Will transportation projects change the way we travel?
Will a majority of Americans give up automobiles and rely on public transportation in the not-too-distant future? Maybe not, but dependence on public transportation is definitely on the increase. Two things are happening as a result of this. Motorists are being tempted to abandon their automobiles and a large marketplace for companies with transit goods, services and solutions is emerging.
Here’s what’s driving the trend:
- America is a mobile society and everyone is in a hurry to get somewhere;
- Parking has become a significant problem;
- Fuel costs create disincentives for motorists;
- Younger millennials represent the fastest growing segment of the population that is not eager to own a personal automobile; and
- Economic development is driven by new retail and corporate relocations, both of which press hard for more public transportation options for employees.
Transportation experts say that demand for public transportation will only increase. Local government leaders obviously believe it because they are launching lots of public transportation initiatives.
Cities are building new stations and refurbishing older, outdated ones. Municipal transit hubs are being expanded to connect to other transportation modes. New transit projects are being launched as cities strive to connect riders to popular destinations such as sporting events and airports.
Megastations are becoming popular. These multimodal hubs are usually located alongside housing, retail and green space. As developers create “vertical cities” with education, housing, retail and entertainment all in one area, megastations become almost essential.
Because projects related to transportation are large and complex, they are attractive targets for public-private partnerships. The Rhode Island Department of Transportation will select a private-sector partner soon for its Providence Intermodal Transit Center. This project will likely exceed $100 million in value.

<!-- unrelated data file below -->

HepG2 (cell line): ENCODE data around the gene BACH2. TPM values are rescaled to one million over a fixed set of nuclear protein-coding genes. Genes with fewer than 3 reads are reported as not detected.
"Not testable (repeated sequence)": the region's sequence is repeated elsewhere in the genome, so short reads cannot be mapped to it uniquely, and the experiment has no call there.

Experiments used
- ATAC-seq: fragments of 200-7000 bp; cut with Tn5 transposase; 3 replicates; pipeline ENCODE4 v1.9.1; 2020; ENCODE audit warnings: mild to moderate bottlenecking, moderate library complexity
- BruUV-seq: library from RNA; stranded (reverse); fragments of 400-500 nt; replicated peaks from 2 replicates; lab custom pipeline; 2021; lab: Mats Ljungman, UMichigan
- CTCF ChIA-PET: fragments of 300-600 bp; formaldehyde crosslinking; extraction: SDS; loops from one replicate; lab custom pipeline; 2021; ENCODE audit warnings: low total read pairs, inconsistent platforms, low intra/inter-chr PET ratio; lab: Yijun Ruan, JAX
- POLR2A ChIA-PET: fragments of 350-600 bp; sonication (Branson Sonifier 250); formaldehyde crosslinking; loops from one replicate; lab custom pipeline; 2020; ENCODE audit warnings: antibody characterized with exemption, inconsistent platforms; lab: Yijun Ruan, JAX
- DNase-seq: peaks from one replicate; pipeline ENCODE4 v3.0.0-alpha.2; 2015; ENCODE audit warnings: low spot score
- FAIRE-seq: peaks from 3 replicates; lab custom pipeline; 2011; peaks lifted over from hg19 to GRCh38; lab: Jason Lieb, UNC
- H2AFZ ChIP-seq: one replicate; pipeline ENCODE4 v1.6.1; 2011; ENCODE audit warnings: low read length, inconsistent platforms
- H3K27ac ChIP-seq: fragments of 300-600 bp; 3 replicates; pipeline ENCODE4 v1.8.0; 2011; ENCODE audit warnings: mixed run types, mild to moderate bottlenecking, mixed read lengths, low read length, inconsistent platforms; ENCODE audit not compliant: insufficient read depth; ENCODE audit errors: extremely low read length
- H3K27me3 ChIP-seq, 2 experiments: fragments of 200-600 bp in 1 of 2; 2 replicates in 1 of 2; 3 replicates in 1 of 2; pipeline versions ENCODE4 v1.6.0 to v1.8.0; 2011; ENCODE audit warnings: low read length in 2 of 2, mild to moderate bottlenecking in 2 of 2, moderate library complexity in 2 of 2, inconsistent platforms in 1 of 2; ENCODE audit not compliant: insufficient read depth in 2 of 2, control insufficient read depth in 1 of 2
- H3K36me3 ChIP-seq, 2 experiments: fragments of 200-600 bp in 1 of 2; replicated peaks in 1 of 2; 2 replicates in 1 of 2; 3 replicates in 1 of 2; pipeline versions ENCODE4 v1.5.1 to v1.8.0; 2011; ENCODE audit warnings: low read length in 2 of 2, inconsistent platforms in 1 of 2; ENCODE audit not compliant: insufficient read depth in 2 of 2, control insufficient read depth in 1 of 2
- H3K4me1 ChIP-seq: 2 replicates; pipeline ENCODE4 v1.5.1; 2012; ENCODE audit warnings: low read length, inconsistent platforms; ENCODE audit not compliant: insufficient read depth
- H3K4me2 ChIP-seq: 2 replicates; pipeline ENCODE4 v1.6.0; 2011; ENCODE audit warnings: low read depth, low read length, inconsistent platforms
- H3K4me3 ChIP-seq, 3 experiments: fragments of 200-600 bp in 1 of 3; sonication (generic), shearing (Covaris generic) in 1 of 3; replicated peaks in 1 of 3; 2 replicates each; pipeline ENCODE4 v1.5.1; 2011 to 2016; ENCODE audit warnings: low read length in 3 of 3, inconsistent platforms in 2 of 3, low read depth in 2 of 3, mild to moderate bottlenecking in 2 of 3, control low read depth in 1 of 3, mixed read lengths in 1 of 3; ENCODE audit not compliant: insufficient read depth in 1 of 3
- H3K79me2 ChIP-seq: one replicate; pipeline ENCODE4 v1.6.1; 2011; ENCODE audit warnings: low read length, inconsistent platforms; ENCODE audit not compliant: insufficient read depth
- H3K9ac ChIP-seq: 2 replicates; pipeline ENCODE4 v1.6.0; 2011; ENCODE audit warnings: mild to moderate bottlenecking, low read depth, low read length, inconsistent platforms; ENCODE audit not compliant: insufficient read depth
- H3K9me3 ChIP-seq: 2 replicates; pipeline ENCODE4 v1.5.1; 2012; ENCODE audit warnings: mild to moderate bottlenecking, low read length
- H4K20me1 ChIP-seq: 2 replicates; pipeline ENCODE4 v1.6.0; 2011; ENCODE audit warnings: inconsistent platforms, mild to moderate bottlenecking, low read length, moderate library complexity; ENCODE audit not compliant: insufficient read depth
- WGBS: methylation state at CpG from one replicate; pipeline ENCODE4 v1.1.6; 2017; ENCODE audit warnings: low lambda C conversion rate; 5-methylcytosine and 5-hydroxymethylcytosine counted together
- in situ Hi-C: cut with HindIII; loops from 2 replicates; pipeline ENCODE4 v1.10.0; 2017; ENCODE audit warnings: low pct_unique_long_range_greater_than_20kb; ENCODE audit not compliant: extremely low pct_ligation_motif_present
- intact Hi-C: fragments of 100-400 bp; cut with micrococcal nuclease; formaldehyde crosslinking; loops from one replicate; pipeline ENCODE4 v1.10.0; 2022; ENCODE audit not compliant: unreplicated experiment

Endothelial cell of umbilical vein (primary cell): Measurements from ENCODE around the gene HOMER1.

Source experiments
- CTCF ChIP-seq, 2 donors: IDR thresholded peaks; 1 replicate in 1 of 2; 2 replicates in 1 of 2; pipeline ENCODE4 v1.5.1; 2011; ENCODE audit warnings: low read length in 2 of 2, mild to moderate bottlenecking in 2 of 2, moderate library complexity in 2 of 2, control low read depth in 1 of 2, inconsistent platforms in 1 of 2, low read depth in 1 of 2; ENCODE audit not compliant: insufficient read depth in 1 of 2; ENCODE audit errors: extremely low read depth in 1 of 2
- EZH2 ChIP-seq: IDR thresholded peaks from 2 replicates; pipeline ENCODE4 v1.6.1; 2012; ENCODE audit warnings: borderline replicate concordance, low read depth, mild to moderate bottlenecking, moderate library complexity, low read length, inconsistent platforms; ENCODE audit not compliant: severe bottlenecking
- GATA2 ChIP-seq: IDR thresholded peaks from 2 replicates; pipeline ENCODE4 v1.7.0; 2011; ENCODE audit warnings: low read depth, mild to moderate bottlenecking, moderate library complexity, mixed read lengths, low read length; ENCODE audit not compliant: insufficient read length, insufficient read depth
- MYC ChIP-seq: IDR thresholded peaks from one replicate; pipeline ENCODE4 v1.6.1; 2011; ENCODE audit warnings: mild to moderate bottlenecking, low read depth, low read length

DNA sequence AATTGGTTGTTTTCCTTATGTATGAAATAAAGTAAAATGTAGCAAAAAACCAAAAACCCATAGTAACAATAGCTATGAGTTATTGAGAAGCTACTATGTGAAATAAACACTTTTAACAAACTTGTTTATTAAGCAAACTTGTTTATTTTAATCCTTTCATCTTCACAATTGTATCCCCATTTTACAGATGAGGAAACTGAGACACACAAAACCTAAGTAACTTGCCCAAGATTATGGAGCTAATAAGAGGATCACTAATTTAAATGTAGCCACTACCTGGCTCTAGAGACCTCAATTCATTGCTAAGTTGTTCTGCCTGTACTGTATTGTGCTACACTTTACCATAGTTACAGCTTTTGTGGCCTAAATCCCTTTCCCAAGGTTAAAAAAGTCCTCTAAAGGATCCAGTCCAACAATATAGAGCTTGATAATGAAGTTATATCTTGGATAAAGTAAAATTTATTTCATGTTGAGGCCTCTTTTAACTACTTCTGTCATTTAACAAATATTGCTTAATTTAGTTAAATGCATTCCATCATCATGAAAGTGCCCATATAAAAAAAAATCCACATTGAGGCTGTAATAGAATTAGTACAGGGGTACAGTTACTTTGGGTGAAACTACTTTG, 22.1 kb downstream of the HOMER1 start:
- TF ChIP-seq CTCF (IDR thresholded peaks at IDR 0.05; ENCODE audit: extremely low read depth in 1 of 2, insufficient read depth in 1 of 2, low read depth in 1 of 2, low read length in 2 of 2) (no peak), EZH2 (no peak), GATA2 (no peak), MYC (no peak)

The Charlotte Gateway Station in North Carolina is a good example of what is happening in many states. A multimodal transportation facility is being planned and there are many partners. It will be a joint project between the city of Charlotte and the North Carolina Department of Transportation. The project has received a federal transportation grant of up to $30 million but because more funding will be required, the project team will likely reach out for a private-sector partner. The new station will anchor a mixed-use development and provide bus and rail passengers with modern amenities.
Last year, with local community input, Amtrak released a plan to update the busy 30th Street station in Philadelphia. There has not yet been an estimated cost attached to the project, but the goal is to create a mixed-use urban district with a transportation hub at its center.
Los Angeles County Metropolitan Transportation Authority recently released renderings of a planned new Airport Metro Connector Transit Station where riders will be transported in “driverless trains” to differing terminals of the Los Angeles International Airport (LAX). The station will include light rail transit platforms, a bus plaza with terminal facility, a bicycle hub, pedestrian plaza and a metro plaza center. Construction will begin in 2018.
In North Carolina, the Wake County Transit Plan includes a Raleigh Union Station Bus Facility that will include bus rapid transit (BRT) that connects with intercity rail service. Planning is underway to evaluate the possibility of a local and regional bus transfer hub, BRT station, commuter rail station, Amtrak station and a parking garage.
A new Amtrak train station is also planned for downtown Buffalo, N.Y. It will replace the city’s Exchange Street Station. A New York State panel approved a downtown site for the station and the project is expected to cost between $34 million and $86 million. When complete, the new station will be intermodal, connecting passengers to other public transit modes, and will prepare Buffalo for potential high-speed rail service.
Public transportation projects are abundant and, depending on the convenience the new travel options provide, Americans may be tempted even more to leave their automobiles parked at home.